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I am gravely disappointed.

  • argh
  • 02/20/2015 02:10 PM
  • 7207 views
Fair warning: This review will go into detail on discussing endgame plot details. If you don't want to be spoiled, here's the summary: HOME is a fangame of OFF. According to the description, it's a fix fic where you play as the Judge and prevent the Batter from destroying the zones. It also claims to improve the gameplay, which was an infamously weak area of OFF. It fails utterly on both fronts; the gameplay does not fix any of the issues from OFF, and the story is a filler-filled train wreck that completely ignores and invalidates everything OFF was trying to say, then tops it with misogyny and excusing genocide. If you really, really love OFF to the point you want to replay a slightly reskinned version of it then go ahead, but otherwise don't waste your time.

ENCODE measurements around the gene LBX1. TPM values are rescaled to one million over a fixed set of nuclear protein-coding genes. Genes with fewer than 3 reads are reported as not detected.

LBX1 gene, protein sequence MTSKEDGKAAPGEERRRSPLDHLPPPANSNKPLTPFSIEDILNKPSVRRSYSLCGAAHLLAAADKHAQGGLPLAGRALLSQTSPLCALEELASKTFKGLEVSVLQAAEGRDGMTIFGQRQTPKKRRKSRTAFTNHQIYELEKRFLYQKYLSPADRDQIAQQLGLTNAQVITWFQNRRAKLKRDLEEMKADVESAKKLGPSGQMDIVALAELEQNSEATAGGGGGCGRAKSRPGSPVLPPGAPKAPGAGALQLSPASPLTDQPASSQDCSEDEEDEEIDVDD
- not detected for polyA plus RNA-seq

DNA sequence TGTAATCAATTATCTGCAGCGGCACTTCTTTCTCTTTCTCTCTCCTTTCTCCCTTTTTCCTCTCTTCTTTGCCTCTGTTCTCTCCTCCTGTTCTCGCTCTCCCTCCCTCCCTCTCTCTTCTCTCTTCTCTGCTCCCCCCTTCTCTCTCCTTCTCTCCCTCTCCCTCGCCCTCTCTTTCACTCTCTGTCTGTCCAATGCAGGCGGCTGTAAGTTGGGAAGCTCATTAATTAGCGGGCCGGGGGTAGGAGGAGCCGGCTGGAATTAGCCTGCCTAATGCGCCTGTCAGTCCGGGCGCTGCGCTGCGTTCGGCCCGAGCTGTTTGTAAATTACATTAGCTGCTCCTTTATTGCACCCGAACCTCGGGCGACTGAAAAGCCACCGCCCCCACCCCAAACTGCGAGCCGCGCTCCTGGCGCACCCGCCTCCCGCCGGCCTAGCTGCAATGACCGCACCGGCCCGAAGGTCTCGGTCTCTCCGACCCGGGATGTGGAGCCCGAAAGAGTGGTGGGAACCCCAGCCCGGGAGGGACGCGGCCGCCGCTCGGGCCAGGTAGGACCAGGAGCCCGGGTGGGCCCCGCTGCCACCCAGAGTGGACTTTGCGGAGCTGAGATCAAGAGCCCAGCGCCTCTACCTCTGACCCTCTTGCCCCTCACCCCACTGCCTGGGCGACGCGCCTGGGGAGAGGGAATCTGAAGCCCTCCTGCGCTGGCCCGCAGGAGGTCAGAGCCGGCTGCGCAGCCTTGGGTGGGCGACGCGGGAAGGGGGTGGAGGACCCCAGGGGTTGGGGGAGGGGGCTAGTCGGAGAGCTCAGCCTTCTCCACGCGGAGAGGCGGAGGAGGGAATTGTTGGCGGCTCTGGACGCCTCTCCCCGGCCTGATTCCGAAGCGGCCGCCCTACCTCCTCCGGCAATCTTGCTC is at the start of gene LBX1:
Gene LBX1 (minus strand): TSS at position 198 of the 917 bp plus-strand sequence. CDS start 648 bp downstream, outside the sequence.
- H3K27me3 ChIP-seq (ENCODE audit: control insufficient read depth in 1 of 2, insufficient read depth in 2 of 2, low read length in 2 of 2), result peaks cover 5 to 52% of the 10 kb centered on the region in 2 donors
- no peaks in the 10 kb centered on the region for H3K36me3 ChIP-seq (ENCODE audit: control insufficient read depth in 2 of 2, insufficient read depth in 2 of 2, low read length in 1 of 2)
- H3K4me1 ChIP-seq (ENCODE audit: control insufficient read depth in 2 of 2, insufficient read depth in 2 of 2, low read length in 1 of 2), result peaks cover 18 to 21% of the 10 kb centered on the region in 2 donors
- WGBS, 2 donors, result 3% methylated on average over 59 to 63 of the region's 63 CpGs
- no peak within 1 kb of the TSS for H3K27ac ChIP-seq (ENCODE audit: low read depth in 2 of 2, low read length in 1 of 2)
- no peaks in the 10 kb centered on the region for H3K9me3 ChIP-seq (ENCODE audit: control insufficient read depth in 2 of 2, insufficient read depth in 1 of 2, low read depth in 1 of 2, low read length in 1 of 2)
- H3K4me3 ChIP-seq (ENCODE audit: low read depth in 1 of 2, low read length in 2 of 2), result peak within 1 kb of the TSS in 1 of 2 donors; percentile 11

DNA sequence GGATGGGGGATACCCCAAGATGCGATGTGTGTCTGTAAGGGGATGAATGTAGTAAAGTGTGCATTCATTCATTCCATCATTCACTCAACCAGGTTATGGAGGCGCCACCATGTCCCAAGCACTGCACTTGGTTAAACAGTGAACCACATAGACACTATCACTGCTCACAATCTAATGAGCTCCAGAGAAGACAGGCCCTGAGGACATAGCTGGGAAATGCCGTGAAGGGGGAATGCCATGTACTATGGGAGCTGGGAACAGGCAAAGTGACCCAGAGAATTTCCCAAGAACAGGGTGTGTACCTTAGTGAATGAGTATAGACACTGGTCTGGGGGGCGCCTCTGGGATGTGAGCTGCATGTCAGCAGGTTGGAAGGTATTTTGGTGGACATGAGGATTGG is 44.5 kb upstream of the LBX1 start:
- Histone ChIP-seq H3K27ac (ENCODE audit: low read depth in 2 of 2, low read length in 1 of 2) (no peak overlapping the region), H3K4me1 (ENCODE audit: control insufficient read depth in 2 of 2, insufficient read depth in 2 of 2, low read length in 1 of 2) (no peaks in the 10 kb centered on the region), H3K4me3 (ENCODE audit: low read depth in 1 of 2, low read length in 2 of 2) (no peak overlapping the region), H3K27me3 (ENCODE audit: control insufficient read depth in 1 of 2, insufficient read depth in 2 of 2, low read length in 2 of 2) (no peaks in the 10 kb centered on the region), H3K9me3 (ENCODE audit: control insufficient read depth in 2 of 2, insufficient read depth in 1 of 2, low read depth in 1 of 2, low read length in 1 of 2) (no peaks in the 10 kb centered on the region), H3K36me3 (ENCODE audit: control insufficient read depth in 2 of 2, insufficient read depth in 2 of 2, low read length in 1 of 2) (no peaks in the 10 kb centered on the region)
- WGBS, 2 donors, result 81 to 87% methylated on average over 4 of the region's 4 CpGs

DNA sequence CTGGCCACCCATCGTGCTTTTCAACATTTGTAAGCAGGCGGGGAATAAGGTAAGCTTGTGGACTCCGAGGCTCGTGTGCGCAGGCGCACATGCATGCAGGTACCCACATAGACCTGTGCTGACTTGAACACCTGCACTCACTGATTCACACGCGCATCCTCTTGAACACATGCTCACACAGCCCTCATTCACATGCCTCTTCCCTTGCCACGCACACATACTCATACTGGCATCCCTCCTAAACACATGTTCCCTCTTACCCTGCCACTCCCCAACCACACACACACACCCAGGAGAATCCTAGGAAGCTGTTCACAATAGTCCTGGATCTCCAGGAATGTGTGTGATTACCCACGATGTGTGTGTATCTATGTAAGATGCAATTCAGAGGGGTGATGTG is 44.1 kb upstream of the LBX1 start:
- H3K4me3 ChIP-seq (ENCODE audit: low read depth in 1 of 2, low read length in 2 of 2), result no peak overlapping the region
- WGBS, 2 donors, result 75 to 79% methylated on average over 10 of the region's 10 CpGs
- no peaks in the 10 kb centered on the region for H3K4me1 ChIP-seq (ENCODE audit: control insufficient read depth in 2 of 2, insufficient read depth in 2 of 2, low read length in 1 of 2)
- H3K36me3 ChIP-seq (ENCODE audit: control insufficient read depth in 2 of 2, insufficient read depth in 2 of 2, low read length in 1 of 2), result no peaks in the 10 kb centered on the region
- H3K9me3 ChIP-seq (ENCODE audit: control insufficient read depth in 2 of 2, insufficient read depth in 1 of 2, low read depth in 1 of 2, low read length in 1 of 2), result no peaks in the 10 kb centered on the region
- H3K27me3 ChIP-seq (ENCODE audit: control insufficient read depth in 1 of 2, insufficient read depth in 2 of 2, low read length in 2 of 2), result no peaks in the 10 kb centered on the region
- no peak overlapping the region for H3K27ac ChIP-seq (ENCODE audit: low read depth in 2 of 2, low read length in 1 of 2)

To begin with, the game is riddled with grammar errors and typos. A few seem to have been fixed since the demo I played a while back, but it's still pretty egregious. This is bizarre, because there's a ton of unique art and music that shows there was clearly a lot of effort put into this, yet apparently the writer couldn't be bothered to proofread or look up a few syntax rules. There seems to be a vendetta against direct addresses and sentences are often structured weirdly, resulting in a lot of fragments and run-ons. This was incredibly distracting and highly unprofessional. If you're going to be riding another work's coattails, you should at least provide the same level of basic quality as the original.